Hamil­ton may ex­pand opi­oid ed­u­ca­tion fol­low­ing elec­tion man­date

The Trentonian (Trenton, NJ) - - NEWS - By Su­laiman Ab­dur-Rah­man Su­laiman@21st-cen­tu­ry­media.com @sab­durr on Twit­ter

HAMIL­TON » Opi­oid ed­u­ca­tion may be­come more com­mon in the Hamil­ton Town­ship School District.

That’s be­cause the win­ners of last week’s school board elec­tion all sup­port in­creas­ing stu­dent aware­ness on the dan­gers of heroin and pre­scrip­tion drug abuse.

As the na­tion con­tin­ues to bat­tle the deadly opi­oid epi­demic, newly re-elected Hamil­ton school board mem­ber Su­san Lom­bardo and board mem­bers-elect Al­bert “Al” Gayzik and Cameron J. Car­di­nale say they all sup­port ded­i­cat­ing more class­room in­struc­tion to­ward opi­oid aware­ness.

“My fo­cus for the next three years will con­tinue to in­clude bring­ing eq­uity and di­ver­sity through­out the district, and in­creas­ing drug ad­dic­tion and sui­cide aware­ness pro­gram/ma­te­ri­als for the stu­dents and their fam­i­lies,” Lom­bardo said Sun­day in a state­ment by email. “We need to work harder at ed­u­cat­ing the com­mu­nity and most im­por­tantly the youth of Hamil­ton on these very im­por­tant is­sues.”

Gayzik, who pre­vi­ously served on the school board from early 2013 till the first week of 2016, echoed sim­i­lar sen­ti­ments. “To en­sure safe and healthy school en­vi­ron­ments,” he said Mon­day in an email, “I plan to press for­ward on school ref­er­en­dum ob­jec­tives and in­crease opi­oid aware­ness and dan­gers as part of the cur­ricu­lum.”

Car­di­nale in an email last Thurs­day talked about work­ing with his col­leagues on the school board to ad­dress the district’s spending pri­or­i­ties. “I also want to en­cour­age my col­leagues to join me in ad­dress­ing the sub­stance abuse prob­lem that our schools face,” he said. “I am cur­rently build­ing con­nec­tions with com­mu­nity out­reach pro­grams that fo­cus on this is­sue.”

The nine-mem­ber Hamil­ton Town­ship Board of Ed­u­ca­tion over­sees a large pub­lic school district that ed­u­cates more than 11,000 stu­dents in grades pre-kindergarten through 12. The opi­oid cri­sis has im­pacted U.S. com­mu­ni­ties na­tion­wide. From 2000 to 2015, more than half a mil­lion peo­ple across the coun­try died from drug over­doses, ac­cord­ing to the Cen­ters for Dis­ease Con­trol and Pre­ven­tion, which says 91 Amer­i­cans die every day from an opi­oid over­dose.

At the lo­cal level, ac­ci­den­tal over­dose deaths have sieged Mercer County, es­pe­cially here in Hamil­ton, which has lost mul­ti­ple young men and women over the years to the dis­ease of ad­dic­tion.

Hamil­ton’s new Su­per­in­ten­dent of Schools Scott Rocco has al­ready demon­strated a will­ing­ness and de­sire to pro­mote drug-free schools.

The Mercer County Nar­cotics Task Force con­ducted a sched­uled, ran­dom drug search at Stein­ert High School in June dur­ing the last week of the 2016-17 schoolyear.

No drugs were found in the search, but Rocco at the time de­scribed the ac­tion as be­ing “a proac­tive ap­proach be­tween the Mercer County Prose­cu­tor’s Of­fice and the school district,” adding, “We’re try­ing to pro­vide and are mak­ing sure that we pro­vide our stu­dents with a safe learn­ing environment, safe and free of drugs.”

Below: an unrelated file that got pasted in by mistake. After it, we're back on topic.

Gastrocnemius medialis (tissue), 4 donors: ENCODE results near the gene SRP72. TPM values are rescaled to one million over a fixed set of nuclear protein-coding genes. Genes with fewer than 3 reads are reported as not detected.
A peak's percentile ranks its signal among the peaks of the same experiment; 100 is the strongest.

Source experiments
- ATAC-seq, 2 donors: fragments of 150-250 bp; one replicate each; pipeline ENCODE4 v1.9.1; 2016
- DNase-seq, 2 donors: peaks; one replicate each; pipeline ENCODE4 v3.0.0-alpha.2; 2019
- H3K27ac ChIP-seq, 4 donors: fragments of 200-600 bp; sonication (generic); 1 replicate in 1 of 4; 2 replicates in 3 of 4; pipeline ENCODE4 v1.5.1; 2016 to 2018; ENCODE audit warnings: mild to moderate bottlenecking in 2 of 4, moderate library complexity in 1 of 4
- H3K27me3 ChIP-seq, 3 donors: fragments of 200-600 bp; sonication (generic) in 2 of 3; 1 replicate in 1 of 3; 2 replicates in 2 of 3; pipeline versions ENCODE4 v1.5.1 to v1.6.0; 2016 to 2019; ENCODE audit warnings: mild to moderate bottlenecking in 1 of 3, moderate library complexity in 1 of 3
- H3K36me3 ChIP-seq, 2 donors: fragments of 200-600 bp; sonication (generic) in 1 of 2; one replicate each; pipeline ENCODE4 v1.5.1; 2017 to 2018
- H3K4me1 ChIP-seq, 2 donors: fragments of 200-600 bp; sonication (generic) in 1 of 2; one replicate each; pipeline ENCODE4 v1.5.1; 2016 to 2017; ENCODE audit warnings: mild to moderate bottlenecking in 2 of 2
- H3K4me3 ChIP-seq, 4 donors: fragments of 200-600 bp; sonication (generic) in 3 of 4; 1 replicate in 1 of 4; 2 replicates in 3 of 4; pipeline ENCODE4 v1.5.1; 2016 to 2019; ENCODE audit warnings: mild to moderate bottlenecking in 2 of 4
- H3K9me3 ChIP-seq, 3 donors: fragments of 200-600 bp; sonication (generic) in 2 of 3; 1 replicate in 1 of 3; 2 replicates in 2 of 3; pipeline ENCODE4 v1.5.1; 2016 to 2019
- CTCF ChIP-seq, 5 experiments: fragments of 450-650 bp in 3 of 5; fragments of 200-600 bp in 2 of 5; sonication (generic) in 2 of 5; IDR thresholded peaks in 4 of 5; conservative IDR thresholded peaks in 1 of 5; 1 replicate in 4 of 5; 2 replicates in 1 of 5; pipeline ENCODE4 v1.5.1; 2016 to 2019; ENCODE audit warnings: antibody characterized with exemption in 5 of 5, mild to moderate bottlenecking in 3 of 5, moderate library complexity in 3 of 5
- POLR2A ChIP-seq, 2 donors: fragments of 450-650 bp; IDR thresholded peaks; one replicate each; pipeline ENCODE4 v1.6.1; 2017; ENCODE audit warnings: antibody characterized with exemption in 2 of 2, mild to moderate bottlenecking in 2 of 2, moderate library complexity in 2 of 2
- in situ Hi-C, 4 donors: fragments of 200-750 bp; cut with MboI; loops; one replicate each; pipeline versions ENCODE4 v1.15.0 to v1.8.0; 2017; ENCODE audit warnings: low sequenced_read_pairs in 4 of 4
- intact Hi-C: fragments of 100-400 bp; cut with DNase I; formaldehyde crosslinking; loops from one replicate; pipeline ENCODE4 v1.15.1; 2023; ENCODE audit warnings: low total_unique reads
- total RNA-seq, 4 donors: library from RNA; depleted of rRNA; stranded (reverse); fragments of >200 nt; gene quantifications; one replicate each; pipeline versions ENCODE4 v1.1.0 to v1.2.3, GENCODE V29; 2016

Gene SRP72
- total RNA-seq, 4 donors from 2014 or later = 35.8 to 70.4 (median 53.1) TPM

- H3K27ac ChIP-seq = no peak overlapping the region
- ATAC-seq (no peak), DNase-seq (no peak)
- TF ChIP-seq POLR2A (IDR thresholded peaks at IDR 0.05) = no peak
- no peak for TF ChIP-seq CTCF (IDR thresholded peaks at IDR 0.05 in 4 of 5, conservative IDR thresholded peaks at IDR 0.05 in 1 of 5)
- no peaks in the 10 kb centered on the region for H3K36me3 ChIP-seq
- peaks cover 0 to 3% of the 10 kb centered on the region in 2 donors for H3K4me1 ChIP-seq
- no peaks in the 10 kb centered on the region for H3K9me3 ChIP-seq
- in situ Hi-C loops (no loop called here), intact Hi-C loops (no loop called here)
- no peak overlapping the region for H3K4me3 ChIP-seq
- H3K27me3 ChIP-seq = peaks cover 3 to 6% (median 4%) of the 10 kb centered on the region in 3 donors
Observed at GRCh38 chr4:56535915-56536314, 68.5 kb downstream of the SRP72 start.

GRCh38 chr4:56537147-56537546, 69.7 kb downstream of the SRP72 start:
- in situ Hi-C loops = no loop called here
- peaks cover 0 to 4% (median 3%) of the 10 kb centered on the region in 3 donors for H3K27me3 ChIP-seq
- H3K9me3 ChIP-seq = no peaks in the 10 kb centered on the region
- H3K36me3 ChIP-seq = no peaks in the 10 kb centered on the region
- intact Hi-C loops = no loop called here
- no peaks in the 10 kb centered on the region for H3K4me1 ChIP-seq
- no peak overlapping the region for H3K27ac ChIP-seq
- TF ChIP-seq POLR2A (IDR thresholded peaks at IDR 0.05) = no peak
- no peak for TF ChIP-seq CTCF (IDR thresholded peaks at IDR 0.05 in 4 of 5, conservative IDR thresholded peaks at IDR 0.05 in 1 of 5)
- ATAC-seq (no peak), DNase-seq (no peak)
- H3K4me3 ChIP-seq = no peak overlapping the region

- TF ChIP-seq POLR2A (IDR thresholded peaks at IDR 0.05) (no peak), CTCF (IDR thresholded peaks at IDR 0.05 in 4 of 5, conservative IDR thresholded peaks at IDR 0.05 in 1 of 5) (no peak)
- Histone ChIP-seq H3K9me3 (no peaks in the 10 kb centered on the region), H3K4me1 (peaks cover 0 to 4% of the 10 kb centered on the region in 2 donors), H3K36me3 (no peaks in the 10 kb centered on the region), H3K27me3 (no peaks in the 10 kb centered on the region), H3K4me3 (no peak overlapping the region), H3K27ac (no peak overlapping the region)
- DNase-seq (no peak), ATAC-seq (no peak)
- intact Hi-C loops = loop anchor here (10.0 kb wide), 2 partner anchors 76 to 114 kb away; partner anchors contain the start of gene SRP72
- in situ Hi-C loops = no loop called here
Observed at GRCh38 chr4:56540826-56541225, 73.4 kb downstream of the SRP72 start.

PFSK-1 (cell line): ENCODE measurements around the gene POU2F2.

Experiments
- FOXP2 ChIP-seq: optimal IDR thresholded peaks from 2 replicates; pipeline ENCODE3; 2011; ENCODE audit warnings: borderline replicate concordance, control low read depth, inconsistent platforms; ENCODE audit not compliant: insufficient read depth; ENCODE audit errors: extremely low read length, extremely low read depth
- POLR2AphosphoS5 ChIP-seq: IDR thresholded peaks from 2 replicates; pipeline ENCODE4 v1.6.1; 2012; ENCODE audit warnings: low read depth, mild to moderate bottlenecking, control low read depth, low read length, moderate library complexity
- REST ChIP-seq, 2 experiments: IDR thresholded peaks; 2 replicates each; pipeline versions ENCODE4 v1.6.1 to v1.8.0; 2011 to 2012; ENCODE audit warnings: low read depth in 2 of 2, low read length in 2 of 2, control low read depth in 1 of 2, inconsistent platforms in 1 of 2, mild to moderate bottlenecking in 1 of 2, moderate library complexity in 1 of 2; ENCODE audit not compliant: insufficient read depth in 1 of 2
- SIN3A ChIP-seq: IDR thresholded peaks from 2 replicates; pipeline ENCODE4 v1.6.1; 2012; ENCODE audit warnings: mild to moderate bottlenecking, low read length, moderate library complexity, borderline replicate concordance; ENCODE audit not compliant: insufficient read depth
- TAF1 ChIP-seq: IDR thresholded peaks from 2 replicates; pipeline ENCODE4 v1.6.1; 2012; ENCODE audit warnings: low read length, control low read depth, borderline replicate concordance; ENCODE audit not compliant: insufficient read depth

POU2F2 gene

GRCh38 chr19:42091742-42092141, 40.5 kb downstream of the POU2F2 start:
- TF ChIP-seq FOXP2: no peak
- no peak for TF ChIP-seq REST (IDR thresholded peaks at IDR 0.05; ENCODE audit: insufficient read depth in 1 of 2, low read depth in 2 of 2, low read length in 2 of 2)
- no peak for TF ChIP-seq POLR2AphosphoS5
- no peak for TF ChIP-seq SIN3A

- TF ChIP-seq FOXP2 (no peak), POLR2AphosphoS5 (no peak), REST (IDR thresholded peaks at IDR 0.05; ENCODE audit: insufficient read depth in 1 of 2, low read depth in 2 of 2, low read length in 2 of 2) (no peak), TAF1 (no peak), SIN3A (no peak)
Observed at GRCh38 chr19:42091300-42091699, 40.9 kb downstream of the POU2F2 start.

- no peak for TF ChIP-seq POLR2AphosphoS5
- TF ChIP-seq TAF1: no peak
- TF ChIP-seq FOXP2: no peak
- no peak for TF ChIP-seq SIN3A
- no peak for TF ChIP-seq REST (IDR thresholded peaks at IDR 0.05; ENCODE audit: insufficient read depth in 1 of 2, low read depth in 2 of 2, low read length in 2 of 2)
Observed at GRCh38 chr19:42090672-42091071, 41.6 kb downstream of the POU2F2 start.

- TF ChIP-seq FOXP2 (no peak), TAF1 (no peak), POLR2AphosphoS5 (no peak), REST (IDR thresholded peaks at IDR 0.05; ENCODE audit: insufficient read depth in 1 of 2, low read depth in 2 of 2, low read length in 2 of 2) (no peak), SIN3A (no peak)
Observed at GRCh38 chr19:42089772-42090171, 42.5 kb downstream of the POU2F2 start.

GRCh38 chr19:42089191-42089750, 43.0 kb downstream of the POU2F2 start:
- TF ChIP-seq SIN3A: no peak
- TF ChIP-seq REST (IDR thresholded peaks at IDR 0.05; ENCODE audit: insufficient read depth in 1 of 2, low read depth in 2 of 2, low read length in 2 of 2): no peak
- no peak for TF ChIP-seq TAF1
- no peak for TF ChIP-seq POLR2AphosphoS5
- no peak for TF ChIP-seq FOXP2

The district in the spring also con­ducted a ran­dom drug search at Not­ting­ham High School, with no con­tra­band be­ing found. pos­i­tive im­pact in our town.”

Lom­bardo, who re­ceived 6,472 votes as the top-voteget­ter in last week’s elec­tion, also said the school board must “ad­dress the over­crowd­ing chal­lenges in our district, and come up with a plan to al­le­vi­ate them” and “must con­tinue to work to­gether on other im­por­tant con­cerns such as cur­ricu­lum, bud­get is­sues, and in­fra­struc­ture im­prove­ments to our aging school district build­ings.”

Gayzik, who re­ceived 4,182 votes last week as the sec­ond­high­est-vote-get­ter, said he hopes the school board can “work on im­prov­ing grades pre-K to 3 in both class size and sup­port” and that he plans to in­tro­duce or sec­ond­sup­port a mo­tion of “turn­ing on the cam­eras again to in­crease trans­parency” of the school board’s open pub­lic meet­ings. “I am hope­ful that as a co­he­sive unit the new board will con­tinue to make im­prove­ments for all of our stu­dents.”

En­tire Hamil­ton school board meet­ings used to be video­taped and broad­cast in full for TV and on­line au­di­ences, but the board last year be­gan to re­strict the record­ing pol­icy. District of­fi­cials said mem­bers of the pub­lic would some­times show­boat in front of the cam­eras dur­ing school board meet­ings.

Car­di­nale, who re­ceived 4,221 votes last week as the third-high­est-vote-get­ter, also sup­ports turn­ing the cam­eras back on, among other mea­sures.

“Af­ter be­ing sworn in, I will push for the bud­get to be vig­or­ously ex­am­ined for waste, start­ing with the ad­min­is­tra­tive cost per pupil,” Car­di­nale said in his state­ment. “When my col­leagues and I find and fix the waste prob­lem, we can then pur­sue the restora­tion of the aides’ jobs. The gov­er­nor­elect (Phil Mur­phy) prom­ises to fully fund the schools. What we ask of our leg­is­la­tors is for Hamil­ton’s fund­ing need to be fully re­assessed.”

The cur­rent school board passed a 2017-18 school bud­get that elim­i­nated dozens of lunch­room and play­ground aides, sav­ing the district $740,000. In ad­di­tion to seek­ing a re­turn of those jobs, Car­di­nale vowed he will be fully en­gaged with the pub­lic.

“I prom­ise to be out there in the schools and com­mu­nity as much as pos­si­ble,” he said. “I want to build a con­nec­tion with the stu­dents and staff of the district.”

Staff writer David Foster contributed to this re­port.

(From left) Su­san Lom­bardo, Al­bert Gayzik and Cameron Car­di­nale won elec­tion to the Hamil­ton Town­ship Board of Ed­u­ca­tion on Nov. 7, 2017.

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